Monday, July 6, 2015

Emmanuel Twagiriman: Slick Evangelist with Promises of a Gluttonous Paradise

I went to see a somewhat renowned evangelist named Emmanuel Twagirimana, who claims to have died in the shrapnel cross-fires of Rwanda’s 1994 genocide before miraculously being resurrected. According to him (unverified by anyone else), he was dead for 7 days, and as maggots began to decompose his wounded body here on earth, his soul went to heaven where he met Jesus and was shown around, including a little jaunt through hell. 


Emmanuel was then told it wasn't his time yet and he had to return to his decrepit, festering body so he could travel the world and spread the message that heaven is real but so too, unfortunately, is hell (as if no one in a church had ever heard this story before). He has since written a book, produced a DVD and traveled to 154 countries. He has ministered to the likes of Nelson Mandela and the Queen of England.

Suspicious. I know.

Everyone else at the rather humble church I sometimes attended could not believe their good fortune and great blessing that out of all the places in the world he could have chosen, Emmanuel had chosen them to minister his message from the great beyond.

They must be special and what does the collective ego like more than feeling “special”? Nothing.

Now, up until this point, for perhaps the preceding year, I had been more open to the idea of organized religion and a spiritual realm than I had ever been in my life (mainly because of a series of bizarre personal experiences I am perpetually trying to make sense of and because I have an aversion to psychiatrists). So I wasn’t completely closed off to hearing what Emmanuel had to say.

However.

I still had the left side of my brain and I could still think. It would seem the blinders in logic I would have to don in order to accept what Emmanuel claimed as truth were beyond my mental capacity. Apparently I was not as adept at suspending disbelief (even in spite of my aforementioned bizarre personal experiences) as those around me.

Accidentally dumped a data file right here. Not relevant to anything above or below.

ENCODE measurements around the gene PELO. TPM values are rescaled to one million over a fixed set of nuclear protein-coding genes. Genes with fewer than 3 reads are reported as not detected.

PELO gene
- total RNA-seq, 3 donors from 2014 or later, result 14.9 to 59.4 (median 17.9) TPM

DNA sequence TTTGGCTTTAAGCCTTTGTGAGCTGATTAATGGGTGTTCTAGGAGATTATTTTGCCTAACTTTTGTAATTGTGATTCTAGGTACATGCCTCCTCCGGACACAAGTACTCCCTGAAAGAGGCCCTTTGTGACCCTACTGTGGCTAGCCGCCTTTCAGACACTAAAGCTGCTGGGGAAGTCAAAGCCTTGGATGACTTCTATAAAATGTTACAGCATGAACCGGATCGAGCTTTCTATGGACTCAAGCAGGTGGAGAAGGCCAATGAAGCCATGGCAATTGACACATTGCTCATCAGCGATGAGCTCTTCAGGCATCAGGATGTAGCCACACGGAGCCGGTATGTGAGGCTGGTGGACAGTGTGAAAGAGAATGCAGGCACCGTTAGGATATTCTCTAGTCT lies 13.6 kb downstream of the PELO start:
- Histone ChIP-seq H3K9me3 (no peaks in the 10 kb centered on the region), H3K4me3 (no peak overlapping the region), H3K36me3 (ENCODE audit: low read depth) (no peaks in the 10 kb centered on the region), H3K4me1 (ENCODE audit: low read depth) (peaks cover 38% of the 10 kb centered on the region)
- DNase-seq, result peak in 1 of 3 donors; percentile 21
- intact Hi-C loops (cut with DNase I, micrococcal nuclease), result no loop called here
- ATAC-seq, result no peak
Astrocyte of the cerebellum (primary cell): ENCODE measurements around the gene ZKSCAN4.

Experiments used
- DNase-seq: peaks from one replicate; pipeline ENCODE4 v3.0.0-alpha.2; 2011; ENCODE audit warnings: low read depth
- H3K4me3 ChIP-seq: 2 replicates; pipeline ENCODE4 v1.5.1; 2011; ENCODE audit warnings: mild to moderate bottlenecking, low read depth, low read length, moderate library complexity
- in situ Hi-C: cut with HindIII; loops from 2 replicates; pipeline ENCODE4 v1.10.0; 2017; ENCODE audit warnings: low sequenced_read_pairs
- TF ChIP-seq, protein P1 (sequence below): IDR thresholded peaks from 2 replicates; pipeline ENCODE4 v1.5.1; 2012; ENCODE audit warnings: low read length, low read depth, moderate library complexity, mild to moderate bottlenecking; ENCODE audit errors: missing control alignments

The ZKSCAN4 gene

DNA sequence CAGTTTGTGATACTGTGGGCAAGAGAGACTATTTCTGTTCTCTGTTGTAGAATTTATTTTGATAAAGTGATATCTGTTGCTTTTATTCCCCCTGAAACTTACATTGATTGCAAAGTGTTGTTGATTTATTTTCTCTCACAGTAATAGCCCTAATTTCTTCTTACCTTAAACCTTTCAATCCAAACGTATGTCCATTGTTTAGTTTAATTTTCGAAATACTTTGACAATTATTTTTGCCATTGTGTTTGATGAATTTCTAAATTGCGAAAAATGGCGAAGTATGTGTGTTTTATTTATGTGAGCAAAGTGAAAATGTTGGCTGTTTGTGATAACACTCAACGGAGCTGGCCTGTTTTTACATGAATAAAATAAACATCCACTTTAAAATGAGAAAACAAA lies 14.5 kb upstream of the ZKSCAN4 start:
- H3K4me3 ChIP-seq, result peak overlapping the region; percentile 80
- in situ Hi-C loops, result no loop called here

And it isn’t necessarily because I don’t believe it’s possible Emmanuel really did have a hallucinatory out-of-body experience. But in my mind, after facts and raw data, interpretation is everything and Emmanuel’s interpretations of his delirious state are preposterous, even in the context of religiosity. More preposterous is how seemingly lucid people who haven’t themselves undergone a similar psychosis, mystical experience or paranormal encounter can so easily believe such fantastical stories riddled with inconsistencies, fallacies and contradictions, ESPECIALLY when the person peddling these stories is profiting from them.


In their greed, these false teachers will exploit you with tales they have concocted. The longstanding verdict against them remains in force, and their destruction does not sleep ~ 2 Peter 2:3

Emmanuel’s harrowing tale sounded less like the rantings of a madman, religious fanatic or someone filled with the Holy Spirit, and more like the flamboyant fabrications of a slick salesman, although outside his avid, religiously shackled audience, I’m not sure how “slick” anyone else would find his claims. In other words, I call bullshit.